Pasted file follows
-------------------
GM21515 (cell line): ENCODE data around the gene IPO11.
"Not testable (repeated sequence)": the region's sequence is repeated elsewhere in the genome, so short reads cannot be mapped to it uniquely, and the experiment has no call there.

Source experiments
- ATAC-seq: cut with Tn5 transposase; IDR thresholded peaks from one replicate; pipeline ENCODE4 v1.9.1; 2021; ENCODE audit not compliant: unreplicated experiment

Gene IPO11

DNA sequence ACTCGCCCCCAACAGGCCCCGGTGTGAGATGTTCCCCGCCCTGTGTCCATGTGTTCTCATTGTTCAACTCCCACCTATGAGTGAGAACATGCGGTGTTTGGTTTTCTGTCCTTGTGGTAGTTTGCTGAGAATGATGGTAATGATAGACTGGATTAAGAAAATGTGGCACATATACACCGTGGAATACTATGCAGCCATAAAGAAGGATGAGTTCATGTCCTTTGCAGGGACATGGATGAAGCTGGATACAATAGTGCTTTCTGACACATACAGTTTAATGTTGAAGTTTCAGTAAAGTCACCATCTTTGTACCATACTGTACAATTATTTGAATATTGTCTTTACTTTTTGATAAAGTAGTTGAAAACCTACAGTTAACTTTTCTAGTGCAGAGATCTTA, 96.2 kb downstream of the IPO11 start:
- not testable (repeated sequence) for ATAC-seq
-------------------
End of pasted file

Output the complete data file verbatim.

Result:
GM21515 (cell line): ENCODE data around the gene IPO11.
"Not testable (repeated sequence)": the region's sequence is repeated elsewhere in the genome, so short reads cannot be mapped to it uniquely, and the experiment has no call there.

Source experiments
- ATAC-seq: cut with Tn5 transposase; IDR thresholded peaks from one replicate; pipeline ENCODE4 v1.9.1; 2021; ENCODE audit not compliant: unreplicated experiment

Gene IPO11

DNA sequence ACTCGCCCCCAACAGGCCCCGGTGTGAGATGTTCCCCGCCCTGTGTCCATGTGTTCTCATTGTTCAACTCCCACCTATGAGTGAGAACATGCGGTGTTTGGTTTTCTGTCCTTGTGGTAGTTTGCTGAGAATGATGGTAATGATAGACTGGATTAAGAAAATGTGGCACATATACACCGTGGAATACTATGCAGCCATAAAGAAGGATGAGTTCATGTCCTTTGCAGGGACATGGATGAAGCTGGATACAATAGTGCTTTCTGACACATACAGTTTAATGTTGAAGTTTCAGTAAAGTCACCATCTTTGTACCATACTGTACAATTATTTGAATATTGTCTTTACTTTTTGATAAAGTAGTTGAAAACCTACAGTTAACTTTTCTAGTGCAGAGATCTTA, 96.2 kb downstream of the IPO11 start:
- not testable (repeated sequence) for ATAC-seq